We know that a lot of stress can impact our thoughts and mood, but can too much stress actually make us physically ill? A recent study says yes.
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CLEVELAND – We know that a lot of stress can impact our thoughts and mood.
But can too much stress actually make us more likely to develop autoimmune disorders?
A recent study suggests that it can.
The study looked at data from a registry of 106,464 people.
Researchers found that those who were diagnosed with stress-related disorders were more likely to experience problems with their immune systems and the development of autoimmune disorders.
Scott Bea, PsyD, of Cleveland Clinic did not take part in the study, but said experts have known for a while that what happens in our minds impacts our bodies from head to toe.
“Our minds and our bodies are connected,” he said. “Our emotions and what happens in our body are connected – we’ve known that for a long time and this is another study that shows the evidence of that.”
Dr. Bea said we have a response to stress that initially causes alarm, then discomfort, followed by exhaustion.
He said if we can develop good active coping responses early on, it can help provide a buffer from some of that stress reactivity.
According to Dr. Bea, moving our bodies, socializing and setting activity schedules are all things that can help us cope with our stress and how our body reacts to it.
He said taking care of our emotional well-being, much like the way we concern ourselves with our physical well-being, can go a long way towards improved overall health.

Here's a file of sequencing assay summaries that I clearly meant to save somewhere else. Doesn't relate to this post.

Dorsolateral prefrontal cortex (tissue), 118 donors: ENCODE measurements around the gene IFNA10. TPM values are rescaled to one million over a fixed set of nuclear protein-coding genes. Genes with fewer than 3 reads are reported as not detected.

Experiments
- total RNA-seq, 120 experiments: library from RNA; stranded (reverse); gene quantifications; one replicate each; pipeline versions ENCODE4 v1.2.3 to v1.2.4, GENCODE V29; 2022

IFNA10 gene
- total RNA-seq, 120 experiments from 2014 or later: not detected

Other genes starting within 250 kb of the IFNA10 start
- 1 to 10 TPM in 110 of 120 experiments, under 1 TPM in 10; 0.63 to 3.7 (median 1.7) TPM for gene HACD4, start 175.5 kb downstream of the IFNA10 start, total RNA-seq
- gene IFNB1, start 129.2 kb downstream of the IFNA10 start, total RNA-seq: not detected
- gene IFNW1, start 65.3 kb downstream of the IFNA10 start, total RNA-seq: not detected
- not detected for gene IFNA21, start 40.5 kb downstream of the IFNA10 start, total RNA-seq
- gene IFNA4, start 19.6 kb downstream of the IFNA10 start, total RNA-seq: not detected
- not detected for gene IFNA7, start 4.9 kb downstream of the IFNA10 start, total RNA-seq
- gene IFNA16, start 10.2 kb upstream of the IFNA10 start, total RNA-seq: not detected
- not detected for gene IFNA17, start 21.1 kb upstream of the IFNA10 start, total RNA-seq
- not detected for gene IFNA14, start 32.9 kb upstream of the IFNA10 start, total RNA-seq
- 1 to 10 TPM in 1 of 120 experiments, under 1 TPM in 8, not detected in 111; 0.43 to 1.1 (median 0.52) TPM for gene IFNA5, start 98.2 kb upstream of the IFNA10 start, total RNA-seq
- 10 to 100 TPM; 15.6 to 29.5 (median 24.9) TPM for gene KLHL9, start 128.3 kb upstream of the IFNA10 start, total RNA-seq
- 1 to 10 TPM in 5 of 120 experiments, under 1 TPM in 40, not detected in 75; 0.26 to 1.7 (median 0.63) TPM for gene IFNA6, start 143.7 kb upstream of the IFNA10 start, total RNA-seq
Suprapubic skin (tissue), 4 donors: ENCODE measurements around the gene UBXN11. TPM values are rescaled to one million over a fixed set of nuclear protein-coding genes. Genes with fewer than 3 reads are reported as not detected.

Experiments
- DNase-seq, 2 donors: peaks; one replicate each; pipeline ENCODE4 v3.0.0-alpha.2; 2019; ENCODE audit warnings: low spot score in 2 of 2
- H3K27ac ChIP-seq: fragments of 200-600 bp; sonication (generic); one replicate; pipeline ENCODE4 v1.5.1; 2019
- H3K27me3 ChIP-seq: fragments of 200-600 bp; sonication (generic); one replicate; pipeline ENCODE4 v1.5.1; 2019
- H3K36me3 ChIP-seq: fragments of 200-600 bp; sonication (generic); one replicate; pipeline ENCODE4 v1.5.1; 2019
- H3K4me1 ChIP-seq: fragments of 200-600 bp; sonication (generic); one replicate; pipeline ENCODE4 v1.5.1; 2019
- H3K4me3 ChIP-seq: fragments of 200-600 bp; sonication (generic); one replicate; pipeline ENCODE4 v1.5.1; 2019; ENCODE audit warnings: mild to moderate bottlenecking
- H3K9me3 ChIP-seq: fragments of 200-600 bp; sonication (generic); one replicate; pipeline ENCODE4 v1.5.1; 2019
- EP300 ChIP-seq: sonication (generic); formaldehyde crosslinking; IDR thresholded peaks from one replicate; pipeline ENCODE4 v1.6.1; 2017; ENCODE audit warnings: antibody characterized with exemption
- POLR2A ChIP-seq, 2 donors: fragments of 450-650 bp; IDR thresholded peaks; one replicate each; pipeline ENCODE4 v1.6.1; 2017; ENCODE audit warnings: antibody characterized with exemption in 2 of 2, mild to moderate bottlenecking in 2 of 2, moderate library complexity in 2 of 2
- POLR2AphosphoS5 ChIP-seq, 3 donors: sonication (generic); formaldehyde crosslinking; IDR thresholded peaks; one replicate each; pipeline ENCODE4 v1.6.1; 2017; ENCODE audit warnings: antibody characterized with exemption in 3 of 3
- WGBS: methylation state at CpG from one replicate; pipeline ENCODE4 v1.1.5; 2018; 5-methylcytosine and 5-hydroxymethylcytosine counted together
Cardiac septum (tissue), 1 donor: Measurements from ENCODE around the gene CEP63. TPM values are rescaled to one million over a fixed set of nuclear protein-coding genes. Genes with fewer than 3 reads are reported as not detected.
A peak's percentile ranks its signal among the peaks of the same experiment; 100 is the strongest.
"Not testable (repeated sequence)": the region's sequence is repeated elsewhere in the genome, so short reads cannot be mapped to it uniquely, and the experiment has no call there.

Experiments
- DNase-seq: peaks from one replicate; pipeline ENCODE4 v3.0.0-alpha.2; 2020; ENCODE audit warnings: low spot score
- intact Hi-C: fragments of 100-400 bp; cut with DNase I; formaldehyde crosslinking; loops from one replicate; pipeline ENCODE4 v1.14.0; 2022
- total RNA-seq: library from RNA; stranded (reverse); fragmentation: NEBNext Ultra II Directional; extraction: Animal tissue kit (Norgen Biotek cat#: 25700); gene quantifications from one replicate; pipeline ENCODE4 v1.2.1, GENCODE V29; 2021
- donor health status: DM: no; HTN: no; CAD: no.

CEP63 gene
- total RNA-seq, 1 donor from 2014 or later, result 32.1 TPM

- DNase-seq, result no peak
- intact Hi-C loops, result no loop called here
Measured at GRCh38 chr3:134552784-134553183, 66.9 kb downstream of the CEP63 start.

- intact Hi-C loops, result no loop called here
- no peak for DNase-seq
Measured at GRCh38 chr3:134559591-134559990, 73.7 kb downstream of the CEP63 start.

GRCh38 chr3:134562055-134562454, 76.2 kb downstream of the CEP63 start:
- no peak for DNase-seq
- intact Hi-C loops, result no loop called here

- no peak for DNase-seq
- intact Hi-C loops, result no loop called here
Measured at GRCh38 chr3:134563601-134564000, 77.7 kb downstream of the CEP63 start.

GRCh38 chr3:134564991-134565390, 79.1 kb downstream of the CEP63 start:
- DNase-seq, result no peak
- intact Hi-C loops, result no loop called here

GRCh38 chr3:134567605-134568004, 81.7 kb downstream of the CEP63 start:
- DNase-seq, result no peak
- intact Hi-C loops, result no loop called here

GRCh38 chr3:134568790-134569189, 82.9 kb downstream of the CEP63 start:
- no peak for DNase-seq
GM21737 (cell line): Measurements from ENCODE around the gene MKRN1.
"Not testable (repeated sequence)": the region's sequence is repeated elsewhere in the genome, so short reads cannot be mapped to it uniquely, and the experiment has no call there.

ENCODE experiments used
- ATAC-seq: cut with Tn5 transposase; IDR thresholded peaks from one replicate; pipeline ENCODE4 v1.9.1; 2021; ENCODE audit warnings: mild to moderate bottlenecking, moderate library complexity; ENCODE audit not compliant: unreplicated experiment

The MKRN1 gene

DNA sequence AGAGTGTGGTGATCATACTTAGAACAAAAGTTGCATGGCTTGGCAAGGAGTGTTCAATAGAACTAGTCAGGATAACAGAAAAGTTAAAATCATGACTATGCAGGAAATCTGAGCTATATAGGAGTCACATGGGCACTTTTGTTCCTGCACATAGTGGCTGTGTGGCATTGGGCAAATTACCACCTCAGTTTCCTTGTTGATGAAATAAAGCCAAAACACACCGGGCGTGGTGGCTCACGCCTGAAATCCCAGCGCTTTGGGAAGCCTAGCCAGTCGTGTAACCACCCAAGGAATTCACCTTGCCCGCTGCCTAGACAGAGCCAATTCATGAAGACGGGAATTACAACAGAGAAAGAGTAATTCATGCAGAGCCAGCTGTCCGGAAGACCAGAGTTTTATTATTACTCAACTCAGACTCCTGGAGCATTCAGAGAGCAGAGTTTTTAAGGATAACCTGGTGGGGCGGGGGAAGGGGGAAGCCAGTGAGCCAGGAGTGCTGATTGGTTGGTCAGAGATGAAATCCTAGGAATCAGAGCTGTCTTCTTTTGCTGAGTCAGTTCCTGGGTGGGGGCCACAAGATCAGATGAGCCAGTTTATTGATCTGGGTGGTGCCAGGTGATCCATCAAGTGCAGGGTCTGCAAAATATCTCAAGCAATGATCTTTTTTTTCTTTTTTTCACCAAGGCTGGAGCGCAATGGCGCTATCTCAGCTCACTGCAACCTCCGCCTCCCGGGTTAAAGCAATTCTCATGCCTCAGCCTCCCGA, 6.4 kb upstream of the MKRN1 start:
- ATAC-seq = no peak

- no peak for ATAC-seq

“We’re a culture that looks at physical exercise very seriously – we want people to move their bodies, go to the gym, engage in cardiovascular exercise, resistance training – we don’t think about emotional exercises as much.” Said Dr. Bea. “We really should be keeping our emotions and our coping mechanisms tuned up.”
Dr. Bea recommends learning skills to keep our minds in the present. He said mindfulness is something even children can learn at a young age.
“I really encourage people to adopt a different relationship with their thoughts by learning a practice of mindfulness and noticing thoughts as just thoughts – as something that occurs, but passes by you, rather than getting stuck on thoughts,” he said. “This is a really great mechanism to reduce stress reactivity.”
Complete results of the study can be found in JAMA.